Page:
Cats are pros at masking pain. If it’s not something obvious like a broken leg or battle wound, it can be tough to tell when our feline friends aren’t feeling right. Dehydration is an issue that’s tough to detect, yet it can pose a serious problem. So it’s important to know what to look for and when to talk to a vet.
Put simply, dehydration happens when the body lacks sufficient fluids to carry out basic functions. Just like humans, cats can experience it in hot weather, after a period of diarrhea or vomiting, through disorders like diabetes or kidney disease, or in the aftermath of traumatic events.
Unlike humans and other animals, cats aren’t programmed with a strong urge to drink water, even when they need it. Being naturally carnivorous, their bodies are conditioned to absorb moisture directly from their food. It’s likely they won’t bother looking for water if it’s not readily on hand and clean. If they reach the point of dehydration, it’s even tougher to get them to drink.
Outdoor cats are more likely to become dehydrated than indoor cats. Usually this is because water is tougher to come by if someone isn’t providing it for them. Cats who are on a dry food only diet are also more prone. Thankfully, there are several ways to watch for potential dehydration.
You’ve probably seen your vet do this once or twice, and it’s the easiest way to check for dehydration. Cats with sufficient fluid in their bodies will have supple and elastic skin. If you suspect your kitty hasn’t been drinking enough water, gently pinch the scruff of her neck into a tent shape. After you let go, the skin should snap back into position almost immediately. If it doesn’t, she’s likely a bit dehydrated.
If your cat doesn’t mind having you check her mouth, take a look at her gums. They should always be moist and pink if her fluid levels are good. After pressing gently on the gum, the white spot left by your finger should almost immediately turn pink again. If not, the issue might be that your cat is dehydrated.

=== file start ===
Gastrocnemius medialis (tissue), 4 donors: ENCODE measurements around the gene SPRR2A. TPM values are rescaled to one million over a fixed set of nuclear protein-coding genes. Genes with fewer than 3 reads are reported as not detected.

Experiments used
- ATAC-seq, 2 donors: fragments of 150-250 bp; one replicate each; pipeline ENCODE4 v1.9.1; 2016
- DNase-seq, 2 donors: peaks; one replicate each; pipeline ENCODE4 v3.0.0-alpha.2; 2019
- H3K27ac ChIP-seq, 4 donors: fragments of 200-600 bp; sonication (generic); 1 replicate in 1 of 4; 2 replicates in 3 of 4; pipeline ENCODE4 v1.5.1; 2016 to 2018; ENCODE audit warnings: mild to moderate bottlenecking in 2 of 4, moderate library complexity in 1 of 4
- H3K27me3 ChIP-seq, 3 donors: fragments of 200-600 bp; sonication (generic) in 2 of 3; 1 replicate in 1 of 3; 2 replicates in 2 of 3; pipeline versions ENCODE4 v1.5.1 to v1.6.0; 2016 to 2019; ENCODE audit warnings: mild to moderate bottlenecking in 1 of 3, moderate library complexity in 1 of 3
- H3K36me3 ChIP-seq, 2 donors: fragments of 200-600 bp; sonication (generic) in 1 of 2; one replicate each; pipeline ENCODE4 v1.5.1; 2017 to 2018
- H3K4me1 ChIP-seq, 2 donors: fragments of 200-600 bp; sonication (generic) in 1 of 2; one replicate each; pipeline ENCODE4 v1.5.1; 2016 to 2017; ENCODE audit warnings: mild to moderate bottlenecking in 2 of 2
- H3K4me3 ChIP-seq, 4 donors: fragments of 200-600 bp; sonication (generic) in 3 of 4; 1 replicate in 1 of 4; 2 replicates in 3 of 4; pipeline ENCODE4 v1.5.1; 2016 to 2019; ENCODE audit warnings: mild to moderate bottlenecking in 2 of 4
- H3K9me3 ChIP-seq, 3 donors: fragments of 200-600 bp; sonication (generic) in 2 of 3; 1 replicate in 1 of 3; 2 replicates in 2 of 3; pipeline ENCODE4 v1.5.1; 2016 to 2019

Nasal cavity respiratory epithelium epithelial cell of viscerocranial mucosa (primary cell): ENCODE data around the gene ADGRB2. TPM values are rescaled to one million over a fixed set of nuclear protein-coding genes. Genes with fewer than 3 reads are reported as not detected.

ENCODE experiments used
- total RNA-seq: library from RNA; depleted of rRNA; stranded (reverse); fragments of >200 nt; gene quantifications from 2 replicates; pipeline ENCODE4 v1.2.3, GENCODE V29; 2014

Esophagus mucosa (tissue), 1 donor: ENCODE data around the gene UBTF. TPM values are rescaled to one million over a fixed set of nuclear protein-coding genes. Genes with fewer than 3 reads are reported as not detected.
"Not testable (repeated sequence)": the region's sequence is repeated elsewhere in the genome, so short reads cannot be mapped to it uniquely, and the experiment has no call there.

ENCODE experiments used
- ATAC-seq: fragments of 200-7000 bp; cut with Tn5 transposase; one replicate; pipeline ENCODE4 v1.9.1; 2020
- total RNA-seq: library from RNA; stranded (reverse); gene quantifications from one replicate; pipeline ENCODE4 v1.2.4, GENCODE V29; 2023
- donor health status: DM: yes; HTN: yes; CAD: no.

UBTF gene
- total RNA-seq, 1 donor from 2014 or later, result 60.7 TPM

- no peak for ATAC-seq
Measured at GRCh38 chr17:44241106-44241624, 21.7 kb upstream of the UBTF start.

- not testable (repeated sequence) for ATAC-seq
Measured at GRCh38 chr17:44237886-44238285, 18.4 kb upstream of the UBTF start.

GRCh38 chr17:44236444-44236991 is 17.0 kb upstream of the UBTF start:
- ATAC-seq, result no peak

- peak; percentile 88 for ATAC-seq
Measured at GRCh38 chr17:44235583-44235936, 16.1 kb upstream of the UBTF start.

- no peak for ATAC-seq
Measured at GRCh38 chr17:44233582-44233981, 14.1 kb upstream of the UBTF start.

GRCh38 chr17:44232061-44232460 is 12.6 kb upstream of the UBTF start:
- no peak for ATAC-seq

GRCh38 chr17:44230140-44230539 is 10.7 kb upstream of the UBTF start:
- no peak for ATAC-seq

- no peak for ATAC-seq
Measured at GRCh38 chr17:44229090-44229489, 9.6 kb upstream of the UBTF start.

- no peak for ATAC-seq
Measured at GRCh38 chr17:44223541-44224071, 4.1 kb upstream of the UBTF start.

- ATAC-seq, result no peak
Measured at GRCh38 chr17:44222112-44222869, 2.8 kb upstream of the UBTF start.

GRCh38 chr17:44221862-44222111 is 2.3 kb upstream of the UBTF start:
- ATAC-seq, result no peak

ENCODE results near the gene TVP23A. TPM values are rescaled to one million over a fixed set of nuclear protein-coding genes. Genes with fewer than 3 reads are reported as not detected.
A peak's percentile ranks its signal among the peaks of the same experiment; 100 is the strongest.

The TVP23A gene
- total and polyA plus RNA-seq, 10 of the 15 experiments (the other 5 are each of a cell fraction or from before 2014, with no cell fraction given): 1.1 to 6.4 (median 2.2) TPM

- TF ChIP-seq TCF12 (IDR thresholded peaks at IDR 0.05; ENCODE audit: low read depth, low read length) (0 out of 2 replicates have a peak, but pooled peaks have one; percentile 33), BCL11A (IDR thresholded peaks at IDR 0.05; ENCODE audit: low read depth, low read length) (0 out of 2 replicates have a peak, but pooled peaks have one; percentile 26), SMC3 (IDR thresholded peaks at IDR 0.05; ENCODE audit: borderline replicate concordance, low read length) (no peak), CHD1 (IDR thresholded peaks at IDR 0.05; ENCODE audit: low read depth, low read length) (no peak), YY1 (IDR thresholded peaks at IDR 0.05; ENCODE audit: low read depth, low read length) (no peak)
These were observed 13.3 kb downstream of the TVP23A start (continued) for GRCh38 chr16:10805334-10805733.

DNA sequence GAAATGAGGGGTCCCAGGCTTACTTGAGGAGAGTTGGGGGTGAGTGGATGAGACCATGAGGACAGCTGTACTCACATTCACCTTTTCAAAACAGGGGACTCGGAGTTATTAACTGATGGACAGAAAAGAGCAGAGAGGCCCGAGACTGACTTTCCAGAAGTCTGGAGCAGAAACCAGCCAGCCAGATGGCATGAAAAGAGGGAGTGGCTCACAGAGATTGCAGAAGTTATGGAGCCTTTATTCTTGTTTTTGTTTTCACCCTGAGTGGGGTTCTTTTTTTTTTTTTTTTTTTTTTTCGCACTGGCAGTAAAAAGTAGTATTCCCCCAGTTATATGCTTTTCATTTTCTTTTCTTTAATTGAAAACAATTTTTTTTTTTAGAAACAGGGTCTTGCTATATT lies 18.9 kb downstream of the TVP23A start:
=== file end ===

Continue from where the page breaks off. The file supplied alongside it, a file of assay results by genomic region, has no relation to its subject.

It’s pretty easy to tell the difference between a healthy cat’s eyes and those of a dehydrated one. Watch for eyes that lack focus or that are dull or sunken. If you’re not sure, err on the side of caution and talk to your vet.
Dehydration often leads to constipation, so certain changes in your cat’s bathroom habits can indicate a problem. Is she using the box less often? Are her poops hard, small, and look almost like rabbit pellets? If you notice either of these or are simply seeing less wet litter than what is normal for your cat, she may be dehydrated.
Though less specific to dehydration, other symptoms such as hiding, lethargy, or an altered heart rate are red flags that your cat isn’t feeling well. Once your pet starts feeling sick, he’s less likely to look to you for help; always make note of behavioral changes and take action if you have any concerns.
Dehydration doesn’t always warrant an emergency vet run, but the sooner you can recognize it, the easier it is to fix it. If you don’t see any obvious indication of stress such as seizures or vomiting, you can try simply offering your cat fresh, clean water.
If dehydration appears severe or you suspect an underlying health issue is causing it, then it’s time to see a vet. Sometimes the only way to treat your cat is through IVs or subcutaneous fluids injected under the skin. Dehydration can become serious in a very short time, so consider going to an emergency clinic if your regular vet isn’t available.
Many times, dehydration occurs simply because your cat forgets to drink, and it only happens a few times throughout his life. But if it’s a frequent occurrence, you’ll need to figure out what’s causing it in order to correct it.
The fix can be as simple as changing the location of the water dish. Some cats won’t drink too close to their food bowls because of cross-contamination, and many won’t touch water if it’s too close to the litter box. So you’ll need to find a place where they will drink from the dish. This may require some trial and error, since every cat is different and some are extremely picky. Once you find the ideal place, leave the dish there and check it throughout the day to make sure your kitty is using it.
Other cats prefer moving water. If yours is always licking at the tap or playing in the sink, consider buying a motorized, filtered water dispenser or two. Some just don’t want or like to drink water, in which case switching to moist canned food (or at least supplementing their dry food diet with it) is a simple fix.
That said, any number of things could lead to your cat refusing to drink water. Stress is a common trigger and can be brought on by virtually anything (moving to a new home, adding another pet, a new baby, a stray cat appeared outside, etc). If you suspect stress as the cause, talk to your vet for tips on how to correct it. He or she may be able to direct you to a trained cat behaviorist who specializes in pinpointing stressors and correcting problematic behaviors.
Likewise, there are several health problems that can lead to frequent or severe dehydration. In this case, your best bet is to consult your veterinarian. Ruling out health issues should be your first step, so if there is a problem, you can treat it as soon as possible. If there are none, you can move on to other fixes until you find the one that works.
If your cat isn’t feeling well, contact us to schedule an appointment. We’ll address your concerns and recommend the best treatment for your furry friend.
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